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A deep, learning desire

John Varney

The main reason few organisations, however mighty, have a lifespan in excess of 50 years is that they fail to adequately respond to changes in their environment. Like those cartoon characters, whose legs keep running when there is no longer ground beneath their feet.

Article by John Varney – Centre for Management Creativity

An organisation needs to learn at least as fast as change in its environment, such as in markets, supply chain, technologies, materials, economies and human expectations. Clearly an organisation can only learn if it is populated with individuals who are themselves learning. However, before we conflate learning with development, we need to recognise that learning takes place at different levels. Thus we should see learning as not only as the acquisition of knowledge or technique, but also as structural change in the learner’s way of being. To clarify what I am getting at, let’s recall the levels of learning described by cyberneticist and social scientist, Gregory Bateson. “Learning zero merely adds to and updates information”. Learning 1 is associated with acquiring routines for dealing with familiar situations, without yet changing the learner. Thus we go to university to refine legacy knowledge from previous generations. Most formal learning is of this kind. Learning 2 changes the mental models by which we interpret experience. It also improves Learning 1 – we learn how to learn. Learning at this level requires us to observe accurately, to seek and respond rapidly to feedback. Learning 3 a further level of abstraction, questions the WHY of things. Disrupting who and what we are, it transforms both forms and structures. Learning – and the much more difficult un-learning – are required for us to become more than we were. Learning 4 is a meta-level which Bateson says is rarely present on Earth! Bateson

Most learning in organisations is focused on keeping abreast of technical push and marketing pull – in both cases Learning 1. But no amount of Learning 1 will bring about learning 2. Nor will more Learning 2 get us to Learning 3. Everyone in an organisation is capable of higher levels of learning but unless the executive team is engaged, the organisation as a whole will not thrive. Each executive team should ask itself three questions: How are we, in our daily practice, individually and collectively engaging in Learnings 1, 2 and 3? In what ways do we encourage and support each level of learning throughout our organisation? How does our organisational development relate to and inform our business strategy?

International consultant, Charlie Krone talked of three kinds of work. He used the acronym OLS to distinguish Operational, Leadership, and Strategic work. They are often conflated or confused by the misconception that Operations is for operators, Strategy for the executive and Leadership mediates between them. Such a view is demeaning and destructive, because everybody in an organisation performs all three. Even the lowliest employee is strategic in their area of responsibility, as in the story of the NASA cleaner who, when asked his role, said he was helping put men on the moon. Leadership can be contributed in every interaction between people, so long as hierarchy does not intervene. And even the chief executive has operational work to do. Unfortunately, because we rarely make these distinctions, we deprive the organisation of much of the talent and energy that is available and overburden those who try to fill the gaps.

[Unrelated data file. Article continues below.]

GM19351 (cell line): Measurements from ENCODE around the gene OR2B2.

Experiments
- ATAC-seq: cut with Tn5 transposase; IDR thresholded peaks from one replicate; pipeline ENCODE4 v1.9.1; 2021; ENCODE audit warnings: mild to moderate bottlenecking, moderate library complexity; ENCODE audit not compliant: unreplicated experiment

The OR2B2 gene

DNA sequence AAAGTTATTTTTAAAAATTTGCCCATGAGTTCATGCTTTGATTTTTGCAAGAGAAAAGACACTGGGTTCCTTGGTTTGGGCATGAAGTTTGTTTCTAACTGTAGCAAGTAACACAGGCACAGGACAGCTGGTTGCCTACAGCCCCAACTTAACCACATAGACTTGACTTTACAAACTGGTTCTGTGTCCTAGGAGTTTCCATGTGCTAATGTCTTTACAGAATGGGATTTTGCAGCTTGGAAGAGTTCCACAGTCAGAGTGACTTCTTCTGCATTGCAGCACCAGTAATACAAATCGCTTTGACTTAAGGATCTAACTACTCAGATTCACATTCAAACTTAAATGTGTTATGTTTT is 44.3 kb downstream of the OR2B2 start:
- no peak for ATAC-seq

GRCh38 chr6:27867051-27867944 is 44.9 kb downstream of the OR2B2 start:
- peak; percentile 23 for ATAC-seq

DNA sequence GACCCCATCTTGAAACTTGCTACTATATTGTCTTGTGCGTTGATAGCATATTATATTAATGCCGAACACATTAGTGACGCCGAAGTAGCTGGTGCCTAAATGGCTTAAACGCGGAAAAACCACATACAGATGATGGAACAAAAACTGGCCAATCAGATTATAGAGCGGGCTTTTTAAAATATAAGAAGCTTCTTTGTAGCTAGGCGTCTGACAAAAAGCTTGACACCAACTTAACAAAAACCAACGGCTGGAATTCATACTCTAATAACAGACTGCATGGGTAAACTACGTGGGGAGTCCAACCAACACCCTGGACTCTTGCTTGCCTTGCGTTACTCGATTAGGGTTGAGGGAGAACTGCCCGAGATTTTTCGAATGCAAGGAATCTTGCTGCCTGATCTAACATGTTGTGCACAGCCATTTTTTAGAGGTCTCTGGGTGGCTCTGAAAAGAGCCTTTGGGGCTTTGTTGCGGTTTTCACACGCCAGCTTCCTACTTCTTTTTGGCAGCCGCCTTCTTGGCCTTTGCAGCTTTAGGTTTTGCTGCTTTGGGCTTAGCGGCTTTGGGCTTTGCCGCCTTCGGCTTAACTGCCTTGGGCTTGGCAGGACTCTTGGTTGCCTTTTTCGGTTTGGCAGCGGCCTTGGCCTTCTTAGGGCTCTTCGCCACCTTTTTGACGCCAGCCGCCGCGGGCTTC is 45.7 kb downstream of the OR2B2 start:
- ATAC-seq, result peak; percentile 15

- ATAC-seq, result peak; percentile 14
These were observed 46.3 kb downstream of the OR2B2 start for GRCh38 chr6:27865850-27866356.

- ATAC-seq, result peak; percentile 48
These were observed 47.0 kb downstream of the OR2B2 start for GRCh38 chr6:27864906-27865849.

The corollary to the OLS triad is SCI; Skill, Capacity and Intent. Varney Everyone has Skill and Knowledge to act (What), Capacity for initiative (How) and Intent to succeed (Why). If we insist on top down control we deny most of our employees the exercise of their capacity and intent. Thus our organisation is deprived of most of its human resource. If, on the other hand, we engage in higher level learning and develop that triad within each person, we will transform their collective effort through the way they organise.

Teams are microcosms of organisations and team development is more easily grasped than organisational development. Team-working gives us a way of engaging people in lifting their game and transforming performance by stimulating higher-order learning. It develops how people do what they do. It transforms relationships. Of course, we are talking about real high-performing teams, not just any bunch of people with the word team in their title. The collective intelligence of a high-performing team is greater than that of any team member. In the same way, enhancing the level of an organisation’s learning increases the intelligence of the whole organisation.

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